Features

The Electoral Commission (IEC) had finalised results from 13 731 of the 22 924 voting stations (59.89%), totaling 8.9 million votes at 6.30pm on Thursday.

With only 16.66% of the voting districts having completed their counting so far, the results up on the leader board at the IEC’s National Results Operation Centre in Pretoria, are far from final.

Employers sometimes become emotional about an employee, and will manipulate circumstances to achieve a dismissal. One of the ways of doing this is to put further allegations against an employee, when the matter has previously been decided. Ivan Israemstam quotes a number of cases to illustrate the point of when re-doing hearings is justifiable - and how employers may lose if they manipulate the circumstances.

South Africa goes to the polls May 8th 2019, in what I believe is the country’s first adult election.

Do young people have an obligation to cast their vote in the upcoming election, or is it their right to remain silent?

During 2014/15, and again in 2018, there have been a number of changes made to the legislation affecting the obligations of employers and the rights of employees, and responsibilities of commissioners presiding over misconduct hearings.  This week Ivan Israelstam points out that employers are failing to defend their decisions at the CCMA. A number of important changes are listed and Ivan will be covering these over the coming weeks.

Some times in life being ethical is easy, however there are many times when making the ethical choice can be a struggle.

This week Ivan Israelstam answers the question: what is workplace fraud? Then he goes explain what employers need to be able to prove to sustain a case, when there is a dismissal dispute lodged at the CCMA.  

The Labour Relations Act (LRA) sets out the rights of an employee in disciplinary matters - giving effect to individual Constitutional rights. In disputes, the employer needs to be able to prove that all of the rights as set out in the LRA, were adhered to. This week Ivan Israelstam explains how an employer would provde their compliance - and the implications for employer procedures.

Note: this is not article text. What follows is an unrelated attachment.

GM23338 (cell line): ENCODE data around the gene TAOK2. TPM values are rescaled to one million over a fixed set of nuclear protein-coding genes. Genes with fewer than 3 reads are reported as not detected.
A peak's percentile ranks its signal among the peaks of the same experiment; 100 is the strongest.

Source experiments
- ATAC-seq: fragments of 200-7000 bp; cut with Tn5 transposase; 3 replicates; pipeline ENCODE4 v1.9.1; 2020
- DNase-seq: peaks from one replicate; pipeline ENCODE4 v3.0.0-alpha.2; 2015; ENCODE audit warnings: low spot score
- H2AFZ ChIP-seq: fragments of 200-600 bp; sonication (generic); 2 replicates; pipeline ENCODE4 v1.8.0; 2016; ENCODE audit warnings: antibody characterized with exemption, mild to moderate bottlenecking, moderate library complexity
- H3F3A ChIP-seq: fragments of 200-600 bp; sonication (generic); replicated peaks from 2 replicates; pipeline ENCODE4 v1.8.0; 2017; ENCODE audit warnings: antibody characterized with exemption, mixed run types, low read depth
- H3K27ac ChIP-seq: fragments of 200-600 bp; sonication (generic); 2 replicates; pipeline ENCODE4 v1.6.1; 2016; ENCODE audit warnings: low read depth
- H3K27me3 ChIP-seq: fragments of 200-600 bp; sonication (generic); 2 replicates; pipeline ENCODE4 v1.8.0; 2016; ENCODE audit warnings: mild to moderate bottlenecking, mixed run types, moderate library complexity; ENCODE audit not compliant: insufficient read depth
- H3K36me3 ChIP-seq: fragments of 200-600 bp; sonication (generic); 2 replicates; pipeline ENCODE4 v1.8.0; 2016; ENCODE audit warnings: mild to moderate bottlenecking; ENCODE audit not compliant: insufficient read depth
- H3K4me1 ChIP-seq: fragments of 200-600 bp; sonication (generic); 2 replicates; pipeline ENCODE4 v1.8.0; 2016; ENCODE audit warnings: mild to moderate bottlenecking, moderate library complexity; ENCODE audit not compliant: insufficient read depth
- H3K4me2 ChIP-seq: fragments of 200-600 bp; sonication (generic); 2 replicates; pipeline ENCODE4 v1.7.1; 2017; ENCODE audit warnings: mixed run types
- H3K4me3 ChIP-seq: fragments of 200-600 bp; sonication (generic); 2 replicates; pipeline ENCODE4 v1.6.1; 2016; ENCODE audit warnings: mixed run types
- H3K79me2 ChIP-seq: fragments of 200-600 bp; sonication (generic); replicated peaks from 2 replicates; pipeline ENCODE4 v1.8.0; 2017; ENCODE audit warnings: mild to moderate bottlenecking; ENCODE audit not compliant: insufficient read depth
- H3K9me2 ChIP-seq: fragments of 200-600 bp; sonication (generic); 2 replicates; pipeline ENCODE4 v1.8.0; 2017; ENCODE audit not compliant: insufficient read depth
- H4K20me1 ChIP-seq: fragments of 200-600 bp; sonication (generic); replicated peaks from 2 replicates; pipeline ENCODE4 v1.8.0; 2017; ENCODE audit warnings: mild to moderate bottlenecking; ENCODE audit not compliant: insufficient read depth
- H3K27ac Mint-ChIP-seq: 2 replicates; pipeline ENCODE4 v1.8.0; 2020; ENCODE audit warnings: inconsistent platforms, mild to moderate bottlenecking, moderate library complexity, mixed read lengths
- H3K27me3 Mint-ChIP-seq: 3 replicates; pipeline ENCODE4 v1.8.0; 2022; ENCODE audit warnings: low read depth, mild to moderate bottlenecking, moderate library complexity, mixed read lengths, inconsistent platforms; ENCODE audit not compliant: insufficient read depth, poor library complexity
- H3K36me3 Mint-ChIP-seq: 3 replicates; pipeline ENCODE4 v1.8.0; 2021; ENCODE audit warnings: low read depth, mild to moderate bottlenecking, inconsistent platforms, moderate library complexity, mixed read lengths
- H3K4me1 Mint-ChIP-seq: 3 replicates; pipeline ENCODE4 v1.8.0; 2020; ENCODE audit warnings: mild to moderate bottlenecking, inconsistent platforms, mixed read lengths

It is legally risky for employers to fire an employee for using alcohol or drugs. This is because, where the employee is addicted, he/she is legally classified as being ill and is protected by law.

 

 

Many organisations experience hostility between employees for a number of reasons: favouritism, nepotism, affairs, jealousy over promotions, power struggles, sexist, racist, or bigoted behaviour - are just some of the situations. An employer may believe that the easist way to solve the problem is simply to dismiss the employees involved. This week Ivan Israelstam explains how this approach may backfire. 

 

Data literacy is a critical component of success in the modern world. What is the use of innovative tools if users don’t understand how they function?

Annual statistics for top leadership placements show that South African companies are taking gender transformation more seriously than ever before, with more women than men landing management and senior leadership roles for the first time last year.

 

 

The benefits of women in the workplace are even greater than originally thought, according to a new study by the International Monetary Fund.